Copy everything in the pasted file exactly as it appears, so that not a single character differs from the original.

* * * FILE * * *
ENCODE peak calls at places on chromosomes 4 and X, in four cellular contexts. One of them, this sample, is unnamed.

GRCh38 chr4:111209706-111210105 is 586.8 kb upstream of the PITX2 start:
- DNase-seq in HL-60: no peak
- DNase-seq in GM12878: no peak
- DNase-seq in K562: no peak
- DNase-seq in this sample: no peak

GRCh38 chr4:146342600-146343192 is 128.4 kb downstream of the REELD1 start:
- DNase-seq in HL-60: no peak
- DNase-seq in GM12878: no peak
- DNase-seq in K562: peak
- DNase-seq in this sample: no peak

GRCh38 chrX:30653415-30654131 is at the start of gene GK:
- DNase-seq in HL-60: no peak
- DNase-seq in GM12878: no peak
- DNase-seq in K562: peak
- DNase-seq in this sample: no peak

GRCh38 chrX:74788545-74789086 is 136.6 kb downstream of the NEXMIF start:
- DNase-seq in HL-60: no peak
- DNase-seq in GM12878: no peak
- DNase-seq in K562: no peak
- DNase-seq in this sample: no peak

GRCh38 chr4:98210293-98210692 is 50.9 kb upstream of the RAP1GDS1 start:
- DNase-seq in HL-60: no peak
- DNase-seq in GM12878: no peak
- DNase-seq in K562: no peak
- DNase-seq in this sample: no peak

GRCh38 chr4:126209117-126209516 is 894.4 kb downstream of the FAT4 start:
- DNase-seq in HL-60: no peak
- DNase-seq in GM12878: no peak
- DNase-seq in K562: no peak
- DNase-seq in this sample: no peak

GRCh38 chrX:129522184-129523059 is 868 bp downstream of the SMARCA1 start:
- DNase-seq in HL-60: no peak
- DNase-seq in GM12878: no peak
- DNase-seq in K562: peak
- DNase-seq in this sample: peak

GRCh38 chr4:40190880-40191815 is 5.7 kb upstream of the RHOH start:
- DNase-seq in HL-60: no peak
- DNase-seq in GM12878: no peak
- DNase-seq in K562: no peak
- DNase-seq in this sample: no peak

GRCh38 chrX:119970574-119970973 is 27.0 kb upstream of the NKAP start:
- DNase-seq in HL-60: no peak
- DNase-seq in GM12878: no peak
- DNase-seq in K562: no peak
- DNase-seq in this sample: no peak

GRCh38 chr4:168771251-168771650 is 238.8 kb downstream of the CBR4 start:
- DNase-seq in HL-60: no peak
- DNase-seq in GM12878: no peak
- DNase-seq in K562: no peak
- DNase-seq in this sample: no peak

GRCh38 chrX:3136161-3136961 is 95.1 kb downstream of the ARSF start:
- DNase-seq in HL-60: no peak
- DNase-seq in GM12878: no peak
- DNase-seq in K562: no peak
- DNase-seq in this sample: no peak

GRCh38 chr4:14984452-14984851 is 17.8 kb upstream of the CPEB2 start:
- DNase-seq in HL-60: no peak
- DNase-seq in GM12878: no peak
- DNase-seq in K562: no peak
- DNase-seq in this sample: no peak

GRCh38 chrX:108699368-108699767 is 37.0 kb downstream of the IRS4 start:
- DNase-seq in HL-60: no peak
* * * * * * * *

ENCODE peak calls at places on chromosomes 4 and X, in four cellular contexts. One of them, this sample, is unnamed.

GRCh38 chr4:111209706-111210105 is 586.8 kb upstream of the PITX2 start:
- DNase-seq in HL-60: no peak
- DNase-seq in GM12878: no peak
- DNase-seq in K562: no peak
- DNase-seq in this sample: no peak

GRCh38 chr4:146342600-146343192 is 128.4 kb downstream of the REELD1 start:
- DNase-seq in HL-60: no peak
- DNase-seq in GM12878: no peak
- DNase-seq in K562: peak
- DNase-seq in this sample: no peak

GRCh38 chrX:30653415-30654131 is at the start of gene GK:
- DNase-seq in HL-60: no peak
- DNase-seq in GM12878: no peak
- DNase-seq in K562: peak
- DNase-seq in this sample: no peak

GRCh38 chrX:74788545-74789086 is 136.6 kb downstream of the NEXMIF start:
- DNase-seq in HL-60: no peak
- DNase-seq in GM12878: no peak
- DNase-seq in K562: no peak
- DNase-seq in this sample: no peak

GRCh38 chr4:98210293-98210692 is 50.9 kb upstream of the RAP1GDS1 start:
- DNase-seq in HL-60: no peak
- DNase-seq in GM12878: no peak
- DNase-seq in K562: no peak
- DNase-seq in this sample: no peak

GRCh38 chr4:126209117-126209516 is 894.4 kb downstream of the FAT4 start:
- DNase-seq in HL-60: no peak
- DNase-seq in GM12878: no peak
- DNase-seq in K562: no peak
- DNase-seq in this sample: no peak

GRCh38 chrX:129522184-129523059 is 868 bp downstream of the SMARCA1 start:
- DNase-seq in HL-60: no peak
- DNase-seq in GM12878: no peak
- DNase-seq in K562: peak
- DNase-seq in this sample: peak

GRCh38 chr4:40190880-40191815 is 5.7 kb upstream of the RHOH start:
- DNase-seq in HL-60: no peak
- DNase-seq in GM12878: no peak
- DNase-seq in K562: no peak
- DNase-seq in this sample: no peak

GRCh38 chrX:119970574-119970973 is 27.0 kb upstream of the NKAP start:
- DNase-seq in HL-60: no peak
- DNase-seq in GM12878: no peak
- DNase-seq in K562: no peak
- DNase-seq in this sample: no peak

GRCh38 chr4:168771251-168771650 is 238.8 kb downstream of the CBR4 start:
- DNase-seq in HL-60: no peak
- DNase-seq in GM12878: no peak
- DNase-seq in K562: no peak
- DNase-seq in this sample: no peak

GRCh38 chrX:3136161-3136961 is 95.1 kb downstream of the ARSF start:
- DNase-seq in HL-60: no peak
- DNase-seq in GM12878: no peak
- DNase-seq in K562: no peak
- DNase-seq in this sample: no peak

GRCh38 chr4:14984452-14984851 is 17.8 kb upstream of the CPEB2 start:
- DNase-seq in HL-60: no peak
- DNase-seq in GM12878: no peak
- DNase-seq in K562: no peak
- DNase-seq in this sample: no peak

GRCh38 chrX:108699368-108699767 is 37.0 kb downstream of the IRS4 start:
- DNase-seq in HL-60: no peak